Coffea - Coffea is a genus of small trees and shrubs of the family Rubiaceae native to the tropical Old World as Africa. Over 120 individual species comprise the 'coffee genus,' especially C. arabica, C. liberica, and C. robusta). These evergreen shrubs or small understory trees have a horizontal branching pattern that is opposite-leaved. They bear white fragrant flowers in clusters at the base of the shining evergreen leaves, which produce cherry-like fruits with seeds used to make coffee. Seeds are generally flat on one side and convex on the other, with a groove on the flat side, i.e., coffee beans. Most plants in the Coffea genus thrive in tropical forests and subtropical uplands.

Other key concepts

Coffea arabica - Coffea arabica (C. arabica) is the species name for Arabica coffee. It is one of the two widely cultivated coffee species globally, the other being C. canephora, commonly called Robusta. Arabica originated in Ethiopia and has many varieties and cultivars that dominate Central and South America and much of East Africa today. It produces the highest cup quality. 

Coffea euginosis - Coffea eugenioides (C. eugenioides) is one of the two parent coffee species that produced C.arabica, which we love today! It is indigenous to the highlands of East Africa, including Kenya, Uganda, Rwanda, Western Tanzania, and the Democratic Republic of Congo. Coffea eugenioides has a lower caffeine content compared to C. arabica. 

Coffea canephora - Commonly known as Robusta coffee, this species was described more than 100 years after C. arabica. It originated in western and central sub-Saharan Africa. Robusta is mainly a productive commercial crop and distinctly differs from Arabica by physical and chemical attributes. For example, it has higher productivity and caffeine content than C. arabica.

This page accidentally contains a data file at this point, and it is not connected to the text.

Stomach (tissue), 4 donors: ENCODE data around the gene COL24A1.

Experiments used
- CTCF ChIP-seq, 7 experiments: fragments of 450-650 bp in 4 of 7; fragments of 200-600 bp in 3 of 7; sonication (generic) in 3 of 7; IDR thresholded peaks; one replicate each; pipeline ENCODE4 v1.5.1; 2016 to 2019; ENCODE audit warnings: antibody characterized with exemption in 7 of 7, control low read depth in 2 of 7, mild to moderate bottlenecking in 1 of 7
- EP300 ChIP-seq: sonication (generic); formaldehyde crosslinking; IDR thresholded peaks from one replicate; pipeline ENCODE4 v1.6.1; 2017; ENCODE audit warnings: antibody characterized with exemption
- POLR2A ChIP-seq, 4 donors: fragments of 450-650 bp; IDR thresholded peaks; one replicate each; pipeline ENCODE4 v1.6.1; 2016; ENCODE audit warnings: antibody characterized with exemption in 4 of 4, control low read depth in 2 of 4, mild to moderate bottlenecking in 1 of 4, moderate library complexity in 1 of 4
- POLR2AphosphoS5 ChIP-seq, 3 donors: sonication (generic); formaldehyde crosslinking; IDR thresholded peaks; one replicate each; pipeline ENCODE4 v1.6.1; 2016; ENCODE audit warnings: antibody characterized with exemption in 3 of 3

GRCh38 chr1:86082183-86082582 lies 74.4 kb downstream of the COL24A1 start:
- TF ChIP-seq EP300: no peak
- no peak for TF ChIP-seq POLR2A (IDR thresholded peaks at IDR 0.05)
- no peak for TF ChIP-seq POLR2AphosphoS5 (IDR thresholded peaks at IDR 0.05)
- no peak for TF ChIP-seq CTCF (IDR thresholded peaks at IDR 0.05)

How many different varieties of coffee are there?

The exact number of different varieties that exist in the world is unknown. To put this into perspective, the Jimma Agricultural Research Center in Ethiopia has collected and conserved about 7,067 coffee accessions from different growing areas. Breeders have so far identified about 140 species of the Coffea globally, while Ethiopia alone had released seven hybrid and 35 pure-line varieties (totaling 42 coffee varieties) by 2021 for different growing regions. This number will increase as more productive varieties are developed and previously unknown ones discovered. 

 Arabica coffee chart, Image, Counter Culture Coffee

Arabica coffee chart, Image; Counter Culture Coffee

The history of Bourbon and Typica

Bourbon and Typica are the most culturally and genetically essential groups of Coffea arabica globally. They are indigenous to the forests of Southwestern Ethiopia, and their seeds were first transported into the neighboring Yemen and cultivated as a crop. These seeds were mainly Bourbon and Typica, and their descendants spread around the world from Yemen. Thus, the coffees we call Bourbon today originate from plants transported to Ile Bourbon (now La Réunion) with the French, while the Typicas stem from plants taken to Java and the outlying Islands. Although only a small number of coffee plants or seeds may have been involved in these epic journeys, the Bourbon and Typica descendants form the basis of modern Arabica coffee cultivation.

Common coffee varieties